Retirees included Bathurst trailblazer Grant Denyer (#70) in one of three V8-powered MARC Ford Focuses. He too impressed despite his past injury setbacks. An honourable mention goes to the Fiat Abarth Motorsport team whose Abarth 695 entries, despite looking slow-motion compared to the Class A supercars, were reliable all day and finished relatively unscathed. Good friend Eric Bana, his co-drivers Simon Middleton and Peter Hill were mighty, performing virtually mistake-free with the grit to make the finish in their FXD Workwear Lamborghini Gallardo.
At about 2:30pm with Lowndes settling into his stint, car #88 was issued adrive-through penalty for the team’s pitboard being left against the wall when exiting the pit box. In Le Mans racing no crew or equipment can be in pitlane when the car exits. It may have cost team 25 seconds but Lowndes soon made that up.
Later in the day, Salo's blistering final stint helped co-driver Lowndes take charge. The final leg of the race saw Germany’s Maximilian Buhk in the white #84 HTP Merc and Will Davison in #63, with van Gisbergen fourth in the McLaren.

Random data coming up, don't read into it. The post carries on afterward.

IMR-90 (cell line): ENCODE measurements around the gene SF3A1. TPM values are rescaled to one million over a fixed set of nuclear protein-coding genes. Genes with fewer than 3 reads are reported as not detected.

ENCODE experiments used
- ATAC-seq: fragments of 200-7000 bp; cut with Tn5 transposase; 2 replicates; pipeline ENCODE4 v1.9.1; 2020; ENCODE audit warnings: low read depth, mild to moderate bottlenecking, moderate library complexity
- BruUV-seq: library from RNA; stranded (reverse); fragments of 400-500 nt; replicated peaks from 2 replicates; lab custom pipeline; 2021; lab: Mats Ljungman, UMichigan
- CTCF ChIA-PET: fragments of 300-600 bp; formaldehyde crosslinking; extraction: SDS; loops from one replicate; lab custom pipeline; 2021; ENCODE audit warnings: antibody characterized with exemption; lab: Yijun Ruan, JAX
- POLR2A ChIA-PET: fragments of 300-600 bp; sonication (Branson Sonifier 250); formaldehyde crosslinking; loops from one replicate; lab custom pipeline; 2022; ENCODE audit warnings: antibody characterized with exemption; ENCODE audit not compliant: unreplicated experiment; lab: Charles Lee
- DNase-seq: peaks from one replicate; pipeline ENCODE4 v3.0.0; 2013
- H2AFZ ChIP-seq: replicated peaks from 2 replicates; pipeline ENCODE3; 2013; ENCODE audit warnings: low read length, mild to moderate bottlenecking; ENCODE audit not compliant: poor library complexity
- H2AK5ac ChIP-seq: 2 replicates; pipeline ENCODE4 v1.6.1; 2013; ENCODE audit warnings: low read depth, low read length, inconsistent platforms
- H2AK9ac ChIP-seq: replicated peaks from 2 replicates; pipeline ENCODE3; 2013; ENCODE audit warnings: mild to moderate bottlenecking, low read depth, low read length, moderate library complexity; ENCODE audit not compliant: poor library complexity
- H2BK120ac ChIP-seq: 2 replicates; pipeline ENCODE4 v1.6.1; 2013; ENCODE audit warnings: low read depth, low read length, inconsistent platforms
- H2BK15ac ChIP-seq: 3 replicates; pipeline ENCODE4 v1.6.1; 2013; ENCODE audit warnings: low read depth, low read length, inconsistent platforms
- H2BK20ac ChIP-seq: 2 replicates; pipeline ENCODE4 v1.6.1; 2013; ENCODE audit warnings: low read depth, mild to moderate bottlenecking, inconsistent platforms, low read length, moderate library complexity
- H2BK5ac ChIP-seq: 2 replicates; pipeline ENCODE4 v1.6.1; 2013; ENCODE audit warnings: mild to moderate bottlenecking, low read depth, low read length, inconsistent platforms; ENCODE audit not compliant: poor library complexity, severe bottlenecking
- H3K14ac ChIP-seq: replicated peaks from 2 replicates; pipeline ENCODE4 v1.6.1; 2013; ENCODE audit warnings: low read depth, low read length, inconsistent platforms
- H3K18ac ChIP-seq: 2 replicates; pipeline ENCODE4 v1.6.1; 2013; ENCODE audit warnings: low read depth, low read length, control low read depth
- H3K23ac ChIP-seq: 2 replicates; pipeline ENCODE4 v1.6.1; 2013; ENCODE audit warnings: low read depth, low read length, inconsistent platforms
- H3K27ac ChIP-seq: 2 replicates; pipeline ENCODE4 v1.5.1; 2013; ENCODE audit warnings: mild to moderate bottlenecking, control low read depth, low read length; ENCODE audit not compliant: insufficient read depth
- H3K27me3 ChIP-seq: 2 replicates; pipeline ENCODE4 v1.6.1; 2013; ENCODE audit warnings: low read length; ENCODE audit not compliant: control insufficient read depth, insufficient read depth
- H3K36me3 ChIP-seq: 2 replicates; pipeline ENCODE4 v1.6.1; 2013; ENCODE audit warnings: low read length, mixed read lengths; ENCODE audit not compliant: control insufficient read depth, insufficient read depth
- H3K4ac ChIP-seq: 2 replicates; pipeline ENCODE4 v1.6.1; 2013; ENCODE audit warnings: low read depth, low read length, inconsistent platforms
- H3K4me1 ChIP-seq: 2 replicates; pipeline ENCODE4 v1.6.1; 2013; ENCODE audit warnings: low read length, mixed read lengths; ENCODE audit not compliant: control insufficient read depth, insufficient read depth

Buhk was hunting down Lowndes in the final laps, but the Bathurst master was not giving up his title so easily. On the second last lap, at turn two Buhk made a move around the outside of Lowndes but was forced wide – Craig had shut the door.
Buhk lost ground to Lowndes across the top and the buffer increased, but the devastating speed of the Erebus AMG came back at Lowndes down Conrod Straight. Nose-to-tail up and over for the last 6.2kms, Lowndes fought hard.
He positioned the Ferrari perfectly into The Chase, held off Buhk’s SLS, and won by just 0.4sec at 6:15pm! Will Davison (3rd) had the hard-charging van Gisbergen behind in fourth; three seconds separated the first four spots after 12 hours of racing.
It was another glorious Mount Panorama finish. To team Maranello Motorsports and drivers Peter Edwards, Mika Salo, John Bowe and Craig Lowndes: bloody good show, lads. Bring on 2015!